We’ve got a third year in Summer of Code!
The timeline shows about a week and a half for planning, and then student applications begin on the 29th of March, and run to April 9th.
If you want to participate as a student, start planning now by talking with people on IRC (#dragonflybsd on EFNet) or on the mailing lists. You cannot be over-prepared.
Simon ‘corecode’ Schubert’s host for DragonFly, chlamydia.fs.ei.tum.de, is down for good. Since it had excellent bandwidth, it was frequently used as the source for a lot of the DragonFly mirror sites out there.
If you were using it for your own mirror, switch to mirror-master.dragonflybsd.org, and tell Matthew Dillon at @dragonflybsd.org your contact info so you can be notified of changes. (If you’re not mirroring, please download from the nearest site that is.)
Newegg is running some specials: a 64G Kingston SSD for $140, a 256G (yikes!) Crucial SSD for $660, and a Sans Digital port multiplier for $110. The SSDs are good for using swapcache(8), though 256G is probably overkill. Doesn’t make me want it less, though…
The BSD Conferences channel on YouTube now has updated captioning, which will be useful if you don’t follow spoken English too well.
As if Alex Horning wasn’t busy enough with his Linuxulator update, he’s also made it possible to have a vinum root volume in conjunction with using devfs.
Alex Hornung has committed his initial work on Linux support, which is over 6,500 lines so far. (Thanks, Alex!) He’s continuing to work on it, though going by his commit message, Java, Opera, Tomcat, etc. are supported so far. The only major item missing at this point is Flash. There are other followups, such as this note about chrooting into the Linux subsystem.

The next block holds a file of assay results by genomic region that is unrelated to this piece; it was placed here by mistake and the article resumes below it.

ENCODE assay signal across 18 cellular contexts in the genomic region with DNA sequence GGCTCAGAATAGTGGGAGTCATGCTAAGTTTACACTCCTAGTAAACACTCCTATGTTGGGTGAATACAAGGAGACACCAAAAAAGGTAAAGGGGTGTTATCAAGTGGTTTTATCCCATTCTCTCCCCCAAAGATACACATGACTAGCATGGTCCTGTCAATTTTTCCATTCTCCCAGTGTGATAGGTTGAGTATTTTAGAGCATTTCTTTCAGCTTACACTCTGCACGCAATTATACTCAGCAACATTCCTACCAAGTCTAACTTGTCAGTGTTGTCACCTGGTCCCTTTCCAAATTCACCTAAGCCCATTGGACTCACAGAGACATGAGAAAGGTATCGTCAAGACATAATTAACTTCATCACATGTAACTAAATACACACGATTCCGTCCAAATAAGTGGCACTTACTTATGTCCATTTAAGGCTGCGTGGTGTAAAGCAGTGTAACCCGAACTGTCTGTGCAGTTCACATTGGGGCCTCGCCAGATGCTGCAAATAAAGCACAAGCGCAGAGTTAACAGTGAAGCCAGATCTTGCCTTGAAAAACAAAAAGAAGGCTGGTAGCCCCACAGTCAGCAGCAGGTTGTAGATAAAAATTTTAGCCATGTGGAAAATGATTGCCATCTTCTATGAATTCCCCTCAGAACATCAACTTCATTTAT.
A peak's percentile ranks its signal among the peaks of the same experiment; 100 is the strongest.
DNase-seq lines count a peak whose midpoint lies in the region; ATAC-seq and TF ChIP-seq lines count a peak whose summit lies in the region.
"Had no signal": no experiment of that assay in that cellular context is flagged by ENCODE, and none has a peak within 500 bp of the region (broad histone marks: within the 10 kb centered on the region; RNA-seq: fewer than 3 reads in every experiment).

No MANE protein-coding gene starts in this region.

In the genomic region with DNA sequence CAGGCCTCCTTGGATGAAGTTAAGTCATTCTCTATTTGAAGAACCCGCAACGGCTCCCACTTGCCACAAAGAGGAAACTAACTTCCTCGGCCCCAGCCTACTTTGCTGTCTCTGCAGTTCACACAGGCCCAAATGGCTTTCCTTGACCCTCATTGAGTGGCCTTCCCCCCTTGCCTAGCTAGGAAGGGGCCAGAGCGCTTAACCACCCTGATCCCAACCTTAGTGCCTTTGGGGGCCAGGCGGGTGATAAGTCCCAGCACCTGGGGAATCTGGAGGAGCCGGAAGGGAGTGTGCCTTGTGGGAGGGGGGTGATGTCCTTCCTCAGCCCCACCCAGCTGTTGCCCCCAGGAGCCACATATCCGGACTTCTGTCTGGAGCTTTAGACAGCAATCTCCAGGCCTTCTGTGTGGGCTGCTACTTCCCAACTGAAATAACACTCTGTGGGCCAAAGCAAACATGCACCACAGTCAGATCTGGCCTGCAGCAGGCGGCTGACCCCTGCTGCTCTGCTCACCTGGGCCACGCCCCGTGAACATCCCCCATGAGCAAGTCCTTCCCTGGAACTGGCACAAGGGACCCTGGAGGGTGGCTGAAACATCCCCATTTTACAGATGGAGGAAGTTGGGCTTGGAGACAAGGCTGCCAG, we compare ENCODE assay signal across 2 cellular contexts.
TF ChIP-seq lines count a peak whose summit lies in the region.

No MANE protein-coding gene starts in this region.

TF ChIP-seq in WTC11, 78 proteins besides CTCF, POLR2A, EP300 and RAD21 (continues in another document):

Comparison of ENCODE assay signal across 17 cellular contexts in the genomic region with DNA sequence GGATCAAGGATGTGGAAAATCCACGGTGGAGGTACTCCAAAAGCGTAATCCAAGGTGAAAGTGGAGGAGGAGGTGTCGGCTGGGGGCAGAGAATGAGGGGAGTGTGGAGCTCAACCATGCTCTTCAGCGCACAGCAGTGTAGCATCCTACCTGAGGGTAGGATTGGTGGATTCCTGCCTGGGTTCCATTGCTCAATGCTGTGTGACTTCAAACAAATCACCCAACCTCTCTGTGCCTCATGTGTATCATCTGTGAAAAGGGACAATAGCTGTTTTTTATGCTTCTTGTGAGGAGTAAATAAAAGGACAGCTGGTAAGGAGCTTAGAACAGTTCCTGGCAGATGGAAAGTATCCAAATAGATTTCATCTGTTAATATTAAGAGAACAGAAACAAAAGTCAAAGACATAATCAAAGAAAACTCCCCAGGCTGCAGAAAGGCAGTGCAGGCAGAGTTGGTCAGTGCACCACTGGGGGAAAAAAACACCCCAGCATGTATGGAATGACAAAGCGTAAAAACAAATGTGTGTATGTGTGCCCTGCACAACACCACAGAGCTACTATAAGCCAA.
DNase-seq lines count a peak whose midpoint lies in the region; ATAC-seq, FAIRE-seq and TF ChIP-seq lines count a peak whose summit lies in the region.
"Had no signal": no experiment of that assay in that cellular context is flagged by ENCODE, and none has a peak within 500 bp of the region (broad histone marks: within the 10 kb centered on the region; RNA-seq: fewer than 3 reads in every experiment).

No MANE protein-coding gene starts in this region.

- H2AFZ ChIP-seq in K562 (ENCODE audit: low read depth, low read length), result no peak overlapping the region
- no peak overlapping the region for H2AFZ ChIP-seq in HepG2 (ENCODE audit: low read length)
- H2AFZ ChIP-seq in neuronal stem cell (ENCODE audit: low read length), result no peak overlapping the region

I’ve been building this one up:
- Marc Espie’s post about autoconf holds true; Linux is in danger of becoming a monoculture in itself, similar to Windows.
- The BSDCan 2010 schedule has been posted. (via) Will this be the year I finally make it to BSDCan? Maybe.
- This post about communities (in general, online, not just software) is interesting. So far DragonFly has managed to avoid the drama-with-a-capital-D that afflicts other communities over time. Here’s a reason to not want growth…
- Always have working backups. ALWAYS. (via)
- I once went through almost exactly this, except it was a phone system that spanned several U.S. states and China/Mexico. Asterisk is awful, except that every commercial phone system is worse.
- A very on-target assessment of the iPad from a longtime Apple developer makes me think of something: will the iPad be good for open source? Not as a platform, but as a way to push developers to open source systems, where program development doesn’t require approval from a single company with unclear guidelines. Even the single interface port on an iPad is proprietary, and requires licensing.
- It’s really nice to read about a successful open-source software business that did not hinge on investors or being bought out, but rather on, you know, actually doing business, as seen in this writeup of OpenNMS. (via)
“Device initiated power management” via AHCI is now possible, thanks to Johannes Hofmann. If I understand it correctly, it lets the computer handle power reductions automatically, which is more efficient than setting by hand.